“The leadership of the agency should be carefully selected to include people who actually understand the roots of the problems of the area and who have been engaged in trying to find solutions, not people appointed because they have political connections.

“The situation of the Niger Delta is a situation of emergency. It should be devoid of partisan politics. It is an issue of not just physical development, but also socio-economic, even psychological revival,” he said.

On his part, Executive Director of the Africa Network for Environment and Economic Justice (ANEEJ), David Ugolor, implored President Muhammadu Buhari to sanitise the NDDC by ensuring that resources meant for sustainable development of the region does not go into private pockets.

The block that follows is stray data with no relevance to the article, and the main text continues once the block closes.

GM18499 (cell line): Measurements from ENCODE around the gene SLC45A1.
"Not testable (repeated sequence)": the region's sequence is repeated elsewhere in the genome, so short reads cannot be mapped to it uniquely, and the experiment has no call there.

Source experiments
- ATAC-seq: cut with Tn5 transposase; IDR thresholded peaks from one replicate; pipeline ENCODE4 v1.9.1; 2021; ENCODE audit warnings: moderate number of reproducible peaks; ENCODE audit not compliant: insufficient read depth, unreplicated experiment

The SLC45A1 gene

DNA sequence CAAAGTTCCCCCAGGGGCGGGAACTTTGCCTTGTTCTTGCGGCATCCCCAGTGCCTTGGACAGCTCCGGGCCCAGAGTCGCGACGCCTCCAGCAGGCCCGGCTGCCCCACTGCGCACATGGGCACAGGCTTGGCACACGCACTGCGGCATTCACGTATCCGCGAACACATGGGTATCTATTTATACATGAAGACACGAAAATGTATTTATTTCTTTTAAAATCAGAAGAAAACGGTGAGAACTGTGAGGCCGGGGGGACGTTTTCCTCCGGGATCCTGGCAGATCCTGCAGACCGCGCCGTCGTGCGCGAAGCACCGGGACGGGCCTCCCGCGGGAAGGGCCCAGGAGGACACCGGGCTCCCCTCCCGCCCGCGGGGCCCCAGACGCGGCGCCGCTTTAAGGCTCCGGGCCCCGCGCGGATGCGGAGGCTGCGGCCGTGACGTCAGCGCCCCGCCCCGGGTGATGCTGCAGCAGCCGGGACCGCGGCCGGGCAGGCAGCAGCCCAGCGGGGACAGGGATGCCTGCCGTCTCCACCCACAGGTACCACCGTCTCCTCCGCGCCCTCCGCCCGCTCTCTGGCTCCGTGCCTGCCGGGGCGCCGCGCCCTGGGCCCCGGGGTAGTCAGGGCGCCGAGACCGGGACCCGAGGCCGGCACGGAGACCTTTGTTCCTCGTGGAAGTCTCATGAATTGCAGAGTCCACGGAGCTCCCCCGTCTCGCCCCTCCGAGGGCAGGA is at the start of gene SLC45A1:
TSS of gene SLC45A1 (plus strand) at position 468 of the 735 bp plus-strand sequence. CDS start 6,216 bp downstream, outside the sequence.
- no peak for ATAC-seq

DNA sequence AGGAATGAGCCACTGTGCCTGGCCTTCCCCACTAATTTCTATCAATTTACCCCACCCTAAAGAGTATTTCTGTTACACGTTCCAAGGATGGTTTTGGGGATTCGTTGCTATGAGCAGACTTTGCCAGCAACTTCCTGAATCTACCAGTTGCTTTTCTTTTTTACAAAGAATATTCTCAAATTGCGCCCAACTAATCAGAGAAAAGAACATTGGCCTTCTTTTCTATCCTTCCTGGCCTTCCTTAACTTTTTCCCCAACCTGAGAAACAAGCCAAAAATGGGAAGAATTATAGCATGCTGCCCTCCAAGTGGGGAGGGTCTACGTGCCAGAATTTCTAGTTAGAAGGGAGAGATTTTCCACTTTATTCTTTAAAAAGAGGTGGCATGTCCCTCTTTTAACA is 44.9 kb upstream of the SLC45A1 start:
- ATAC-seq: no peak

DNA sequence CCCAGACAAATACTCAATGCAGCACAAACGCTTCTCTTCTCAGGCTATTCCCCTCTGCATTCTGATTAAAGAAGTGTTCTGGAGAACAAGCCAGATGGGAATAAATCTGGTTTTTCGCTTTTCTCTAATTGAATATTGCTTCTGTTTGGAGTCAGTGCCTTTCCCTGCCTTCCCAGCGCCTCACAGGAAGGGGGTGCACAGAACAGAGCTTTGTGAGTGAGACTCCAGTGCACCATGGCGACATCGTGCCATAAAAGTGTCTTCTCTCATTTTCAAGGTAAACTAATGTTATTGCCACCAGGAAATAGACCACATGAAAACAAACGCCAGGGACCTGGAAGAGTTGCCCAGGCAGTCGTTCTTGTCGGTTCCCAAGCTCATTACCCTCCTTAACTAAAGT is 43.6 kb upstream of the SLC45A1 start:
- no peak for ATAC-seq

Erstwhile president of Ijaw Youth Council (IYC), Eric Omare, suggested a stop to NDDC serving as conduit pipe for every successive administration to empower their political allies and satisfy short-term political interest to enable the commission focus on its core mandate.

“Those in charge of Aso Rock at every particular point in time have not seen the NDDC as a response to the peculiar developmental challenges facing the Niger Delta. Instead, it is seen as cash cow to satisfy temporary political interest within and outside the Niger Delta, and the situation has gotten to its lowest level under the present administration, where those who are only interested in using the agency to satisfy short-term political interest have taken complete charge of the NDDC. 

“I think the commission has done very poorly, with respect to impacting on the lives of the people of the region, both in physical and human development and that primarily is because of undue political interference in its affairs.